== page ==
Defence Minister A. K. Antony will arrive in Russia on Friday night for the commissioning of aircraft carrier INS Vikramaditya on Saturday at Sevmash Shipyard, Russia’s nuclear submarine building centre.
Russian Deputy Prime Minister Dmitry Rogozin and senior government and naval officials of the two countries are also scheduled to attend the ceremony for handing over the former Kiev class carrier (formerly called Admiral Gorshkov) retrofitted and upgraded under Project 114430 at the cost of $2.3 billion.
After almost nine years of negotiations the initial $1.5 billion contract for retrofitting the aircraft carrier and buying 16 MiG-29K, K/UB deck-based fighters was signed in 2004.
In 1998, to break the deadlock, the government of the then Prime Minister Yevgeny Primakov had offered the aircraft carrier, currently moored in a White Sea naval base in northern Russia for free to India, provided New Delhi paid for its repairs and modernisation.
However, lack of due diligence at the time of initial assessment of work led to whopping cost escalation that stalled its repairs and modernisation.
The aircraft carrier deal had become a major irritant in bilateral relations. By the end of 2007, when it became clear that Russia will not deliver the radically redesigned vessel by 2008 deadline, the relations dipped to an all-time low.
However, the two countries inked an additional agreement under which India agreed to pay a higher price for its refit.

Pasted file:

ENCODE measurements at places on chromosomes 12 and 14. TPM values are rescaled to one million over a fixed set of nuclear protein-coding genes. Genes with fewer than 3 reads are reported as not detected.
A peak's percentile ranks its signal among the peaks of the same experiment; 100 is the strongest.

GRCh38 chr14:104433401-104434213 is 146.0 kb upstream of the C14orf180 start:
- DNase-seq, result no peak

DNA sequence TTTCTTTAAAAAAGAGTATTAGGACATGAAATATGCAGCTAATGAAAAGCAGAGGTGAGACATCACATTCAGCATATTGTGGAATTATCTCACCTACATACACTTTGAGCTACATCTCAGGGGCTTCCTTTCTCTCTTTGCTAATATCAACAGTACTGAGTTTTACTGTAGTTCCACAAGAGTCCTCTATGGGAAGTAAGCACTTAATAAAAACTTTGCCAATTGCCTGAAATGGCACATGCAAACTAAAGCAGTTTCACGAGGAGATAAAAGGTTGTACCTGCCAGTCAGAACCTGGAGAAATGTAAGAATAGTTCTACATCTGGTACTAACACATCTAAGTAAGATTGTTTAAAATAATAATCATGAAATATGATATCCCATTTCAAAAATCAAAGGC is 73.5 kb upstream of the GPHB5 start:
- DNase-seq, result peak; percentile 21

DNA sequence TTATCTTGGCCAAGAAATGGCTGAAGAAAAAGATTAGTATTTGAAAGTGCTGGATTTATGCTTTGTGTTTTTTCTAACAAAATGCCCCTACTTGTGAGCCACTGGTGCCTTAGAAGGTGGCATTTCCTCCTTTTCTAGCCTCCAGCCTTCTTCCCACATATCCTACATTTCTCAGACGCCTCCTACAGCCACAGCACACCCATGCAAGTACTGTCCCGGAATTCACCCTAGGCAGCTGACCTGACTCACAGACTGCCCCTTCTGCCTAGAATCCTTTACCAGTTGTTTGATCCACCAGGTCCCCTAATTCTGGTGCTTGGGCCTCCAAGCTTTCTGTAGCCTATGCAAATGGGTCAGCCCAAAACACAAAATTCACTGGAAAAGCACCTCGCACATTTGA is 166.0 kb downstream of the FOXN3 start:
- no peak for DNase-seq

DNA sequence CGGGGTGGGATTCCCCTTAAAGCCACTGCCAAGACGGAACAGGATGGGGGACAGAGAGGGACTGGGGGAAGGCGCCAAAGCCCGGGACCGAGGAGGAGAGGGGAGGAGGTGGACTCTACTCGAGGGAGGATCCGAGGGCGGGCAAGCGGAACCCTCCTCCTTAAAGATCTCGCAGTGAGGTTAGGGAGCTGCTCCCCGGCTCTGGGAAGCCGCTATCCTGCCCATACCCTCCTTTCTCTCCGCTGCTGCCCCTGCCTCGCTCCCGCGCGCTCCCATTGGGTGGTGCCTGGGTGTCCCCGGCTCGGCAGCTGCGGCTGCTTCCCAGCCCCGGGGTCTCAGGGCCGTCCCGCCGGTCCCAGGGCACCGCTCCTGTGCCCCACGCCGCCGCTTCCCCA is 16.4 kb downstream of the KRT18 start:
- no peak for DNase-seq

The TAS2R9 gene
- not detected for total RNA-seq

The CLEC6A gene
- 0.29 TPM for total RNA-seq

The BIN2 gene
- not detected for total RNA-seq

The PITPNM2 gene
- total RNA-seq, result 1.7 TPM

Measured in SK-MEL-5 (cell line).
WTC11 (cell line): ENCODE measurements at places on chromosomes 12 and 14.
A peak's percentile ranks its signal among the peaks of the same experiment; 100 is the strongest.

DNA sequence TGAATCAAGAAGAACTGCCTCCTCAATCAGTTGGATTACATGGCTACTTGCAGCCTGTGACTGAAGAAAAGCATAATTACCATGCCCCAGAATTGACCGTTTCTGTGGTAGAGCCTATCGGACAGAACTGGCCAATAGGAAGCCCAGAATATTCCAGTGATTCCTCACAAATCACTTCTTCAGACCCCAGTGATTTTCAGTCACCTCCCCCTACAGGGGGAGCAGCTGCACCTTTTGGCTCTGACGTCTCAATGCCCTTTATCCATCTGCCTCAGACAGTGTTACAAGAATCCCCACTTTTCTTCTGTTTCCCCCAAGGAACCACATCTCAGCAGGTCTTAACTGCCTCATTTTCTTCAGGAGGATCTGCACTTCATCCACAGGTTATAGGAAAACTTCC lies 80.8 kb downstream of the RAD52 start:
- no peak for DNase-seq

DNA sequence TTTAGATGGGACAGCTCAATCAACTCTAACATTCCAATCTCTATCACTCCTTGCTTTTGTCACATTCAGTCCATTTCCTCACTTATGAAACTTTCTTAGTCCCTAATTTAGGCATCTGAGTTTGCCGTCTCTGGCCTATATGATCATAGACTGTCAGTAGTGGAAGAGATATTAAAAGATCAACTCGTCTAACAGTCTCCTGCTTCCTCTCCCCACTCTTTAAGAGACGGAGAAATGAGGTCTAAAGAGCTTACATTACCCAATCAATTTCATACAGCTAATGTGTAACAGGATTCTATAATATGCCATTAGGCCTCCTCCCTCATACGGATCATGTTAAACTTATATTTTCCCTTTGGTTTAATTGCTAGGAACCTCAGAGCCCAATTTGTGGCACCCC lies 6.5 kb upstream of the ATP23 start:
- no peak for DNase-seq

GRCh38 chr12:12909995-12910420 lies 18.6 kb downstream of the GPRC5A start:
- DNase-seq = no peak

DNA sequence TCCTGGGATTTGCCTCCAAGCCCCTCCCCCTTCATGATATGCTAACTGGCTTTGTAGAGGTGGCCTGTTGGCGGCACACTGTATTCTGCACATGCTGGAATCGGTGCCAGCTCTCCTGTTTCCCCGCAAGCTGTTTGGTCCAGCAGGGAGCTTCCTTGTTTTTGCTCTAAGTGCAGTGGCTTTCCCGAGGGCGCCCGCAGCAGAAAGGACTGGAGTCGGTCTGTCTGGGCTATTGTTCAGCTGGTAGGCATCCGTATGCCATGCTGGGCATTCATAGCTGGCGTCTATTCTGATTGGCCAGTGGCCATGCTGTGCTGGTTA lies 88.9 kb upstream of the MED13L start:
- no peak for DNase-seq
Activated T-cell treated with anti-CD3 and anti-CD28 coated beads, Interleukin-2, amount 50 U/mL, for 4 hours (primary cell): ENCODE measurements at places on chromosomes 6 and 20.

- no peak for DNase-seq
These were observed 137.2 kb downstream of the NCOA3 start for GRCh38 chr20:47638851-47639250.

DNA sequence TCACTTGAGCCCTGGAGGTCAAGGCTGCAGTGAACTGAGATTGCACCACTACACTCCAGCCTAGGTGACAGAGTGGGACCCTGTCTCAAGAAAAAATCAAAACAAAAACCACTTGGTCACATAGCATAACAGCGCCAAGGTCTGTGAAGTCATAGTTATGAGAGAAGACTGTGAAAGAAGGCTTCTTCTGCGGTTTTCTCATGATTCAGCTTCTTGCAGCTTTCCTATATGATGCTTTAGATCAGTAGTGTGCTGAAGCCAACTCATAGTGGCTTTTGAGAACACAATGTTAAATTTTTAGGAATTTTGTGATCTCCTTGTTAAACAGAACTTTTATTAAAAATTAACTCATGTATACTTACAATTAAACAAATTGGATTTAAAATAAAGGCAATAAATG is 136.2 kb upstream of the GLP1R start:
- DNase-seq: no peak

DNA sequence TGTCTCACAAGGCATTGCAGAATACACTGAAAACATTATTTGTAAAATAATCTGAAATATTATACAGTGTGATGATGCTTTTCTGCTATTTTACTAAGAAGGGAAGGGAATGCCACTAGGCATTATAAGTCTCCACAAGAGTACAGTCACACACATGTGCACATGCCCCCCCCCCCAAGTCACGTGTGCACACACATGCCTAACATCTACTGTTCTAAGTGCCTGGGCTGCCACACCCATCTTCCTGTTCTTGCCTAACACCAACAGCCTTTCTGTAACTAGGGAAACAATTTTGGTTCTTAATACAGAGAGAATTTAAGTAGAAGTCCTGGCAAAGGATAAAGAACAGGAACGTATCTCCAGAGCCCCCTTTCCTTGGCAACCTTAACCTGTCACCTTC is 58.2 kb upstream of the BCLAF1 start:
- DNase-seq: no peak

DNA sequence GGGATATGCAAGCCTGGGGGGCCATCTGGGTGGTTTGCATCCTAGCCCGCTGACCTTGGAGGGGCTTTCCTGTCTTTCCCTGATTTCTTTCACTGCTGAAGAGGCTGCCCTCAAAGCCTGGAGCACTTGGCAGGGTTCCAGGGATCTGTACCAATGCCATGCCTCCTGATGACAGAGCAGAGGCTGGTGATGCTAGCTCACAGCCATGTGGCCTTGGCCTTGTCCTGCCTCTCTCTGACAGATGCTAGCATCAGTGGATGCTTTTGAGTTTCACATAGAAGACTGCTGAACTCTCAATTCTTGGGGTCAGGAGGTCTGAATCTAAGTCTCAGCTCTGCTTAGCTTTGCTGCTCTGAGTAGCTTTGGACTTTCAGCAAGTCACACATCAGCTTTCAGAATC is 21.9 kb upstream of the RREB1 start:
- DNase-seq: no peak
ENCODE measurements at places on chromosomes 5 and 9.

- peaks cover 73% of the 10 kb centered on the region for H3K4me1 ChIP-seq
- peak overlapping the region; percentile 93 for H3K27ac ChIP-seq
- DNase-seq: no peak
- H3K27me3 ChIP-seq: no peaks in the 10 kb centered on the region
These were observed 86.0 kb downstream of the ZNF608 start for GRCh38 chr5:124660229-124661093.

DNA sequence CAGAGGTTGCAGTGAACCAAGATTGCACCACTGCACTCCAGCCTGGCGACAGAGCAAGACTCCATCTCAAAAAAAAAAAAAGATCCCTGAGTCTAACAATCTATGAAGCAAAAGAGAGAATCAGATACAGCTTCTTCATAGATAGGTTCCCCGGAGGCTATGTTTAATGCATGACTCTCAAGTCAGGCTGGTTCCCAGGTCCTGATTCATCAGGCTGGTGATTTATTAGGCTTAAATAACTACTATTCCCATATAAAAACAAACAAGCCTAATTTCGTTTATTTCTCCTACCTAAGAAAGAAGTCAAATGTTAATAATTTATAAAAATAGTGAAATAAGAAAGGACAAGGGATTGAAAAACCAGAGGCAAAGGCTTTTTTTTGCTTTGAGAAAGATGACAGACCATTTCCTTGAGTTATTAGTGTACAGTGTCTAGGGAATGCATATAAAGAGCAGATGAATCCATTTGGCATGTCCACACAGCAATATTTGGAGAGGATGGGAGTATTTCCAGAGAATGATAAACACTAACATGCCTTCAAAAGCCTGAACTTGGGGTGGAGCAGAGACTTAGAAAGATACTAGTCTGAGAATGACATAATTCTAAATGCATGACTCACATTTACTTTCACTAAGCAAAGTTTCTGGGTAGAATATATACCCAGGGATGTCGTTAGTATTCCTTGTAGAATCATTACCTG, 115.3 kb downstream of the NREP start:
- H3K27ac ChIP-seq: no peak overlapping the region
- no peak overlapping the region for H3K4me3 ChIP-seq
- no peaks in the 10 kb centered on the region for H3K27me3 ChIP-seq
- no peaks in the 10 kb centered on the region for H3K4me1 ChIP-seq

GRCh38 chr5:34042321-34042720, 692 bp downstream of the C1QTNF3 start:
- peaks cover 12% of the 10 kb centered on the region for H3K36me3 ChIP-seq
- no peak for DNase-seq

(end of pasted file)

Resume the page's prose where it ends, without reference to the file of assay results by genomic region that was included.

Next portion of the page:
In their private discussions Indian officials conceded that even with the cost escalation, it was a good deal, since a similar vessel would cost not less than double the price in the international market, but nobody makes aircraft carriers for export.
“Almost everything on the Vikramaditya is new,” Chief Delivery Commissioner of Sevmash shipyard, Igor Leonov said.
Talking to PTI on the jetty of the Sevmash, where the 4,500-tonne aircraft carrier was being prepared for the commissioning ceremony, Mr. Leonov said only 40 per cent hull of the vessel was original while rest was absolutely new.
“The Indian Navy, which always maintained its engineers and technicians on the vessel throughout the refit and modernisation process took the right decision to change many aggregates, components and entire cabling, instead of their repairs,” he said.
Mr. Leonov will lead the onboard Russian guaranty team during the Vikramaditya’s almost two-month voyage to its home base on the Western coast of India in Karwar.